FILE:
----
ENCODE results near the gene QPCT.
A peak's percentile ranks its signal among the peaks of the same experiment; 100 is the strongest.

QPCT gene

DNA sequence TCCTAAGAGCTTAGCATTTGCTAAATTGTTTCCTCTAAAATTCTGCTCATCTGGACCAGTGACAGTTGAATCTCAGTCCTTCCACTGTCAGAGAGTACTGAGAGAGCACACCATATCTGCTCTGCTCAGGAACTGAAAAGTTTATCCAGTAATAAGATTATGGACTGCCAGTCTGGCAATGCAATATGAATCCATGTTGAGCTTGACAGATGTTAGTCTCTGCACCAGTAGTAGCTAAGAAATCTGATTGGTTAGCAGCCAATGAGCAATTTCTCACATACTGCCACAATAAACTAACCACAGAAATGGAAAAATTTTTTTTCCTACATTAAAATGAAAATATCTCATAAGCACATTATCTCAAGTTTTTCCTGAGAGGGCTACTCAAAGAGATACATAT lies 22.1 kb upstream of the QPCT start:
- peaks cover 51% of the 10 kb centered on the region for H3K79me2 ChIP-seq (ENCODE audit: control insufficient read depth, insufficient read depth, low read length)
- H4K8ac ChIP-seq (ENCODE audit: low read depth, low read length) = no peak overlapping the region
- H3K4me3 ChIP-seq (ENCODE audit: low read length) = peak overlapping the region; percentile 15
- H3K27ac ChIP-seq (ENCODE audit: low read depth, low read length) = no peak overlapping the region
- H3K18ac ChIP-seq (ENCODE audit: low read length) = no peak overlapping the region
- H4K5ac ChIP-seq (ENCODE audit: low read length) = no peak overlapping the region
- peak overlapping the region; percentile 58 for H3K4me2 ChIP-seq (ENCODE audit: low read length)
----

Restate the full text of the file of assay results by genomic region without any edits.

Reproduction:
ENCODE results near the gene QPCT.
A peak's percentile ranks its signal among the peaks of the same experiment; 100 is the strongest.

QPCT gene

DNA sequence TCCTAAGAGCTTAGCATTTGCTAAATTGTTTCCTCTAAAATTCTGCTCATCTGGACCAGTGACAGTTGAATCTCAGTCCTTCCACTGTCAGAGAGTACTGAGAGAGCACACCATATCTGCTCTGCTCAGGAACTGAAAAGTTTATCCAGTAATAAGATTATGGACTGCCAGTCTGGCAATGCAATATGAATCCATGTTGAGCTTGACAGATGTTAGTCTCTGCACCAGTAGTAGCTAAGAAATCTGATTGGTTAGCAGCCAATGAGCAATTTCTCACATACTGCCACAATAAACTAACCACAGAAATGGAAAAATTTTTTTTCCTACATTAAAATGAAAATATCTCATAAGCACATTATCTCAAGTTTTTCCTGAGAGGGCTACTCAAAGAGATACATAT lies 22.1 kb upstream of the QPCT start:
- peaks cover 51% of the 10 kb centered on the region for H3K79me2 ChIP-seq (ENCODE audit: control insufficient read depth, insufficient read depth, low read length)
- H4K8ac ChIP-seq (ENCODE audit: low read depth, low read length) = no peak overlapping the region
- H3K4me3 ChIP-seq (ENCODE audit: low read length) = peak overlapping the region; percentile 15
- H3K27ac ChIP-seq (ENCODE audit: low read depth, low read length) = no peak overlapping the region
- H3K18ac ChIP-seq (ENCODE audit: low read length) = no peak overlapping the region
- H4K5ac ChIP-seq (ENCODE audit: low read length) = no peak overlapping the region
- peak overlapping the region; percentile 58 for H3K4me2 ChIP-seq (ENCODE audit: low read length)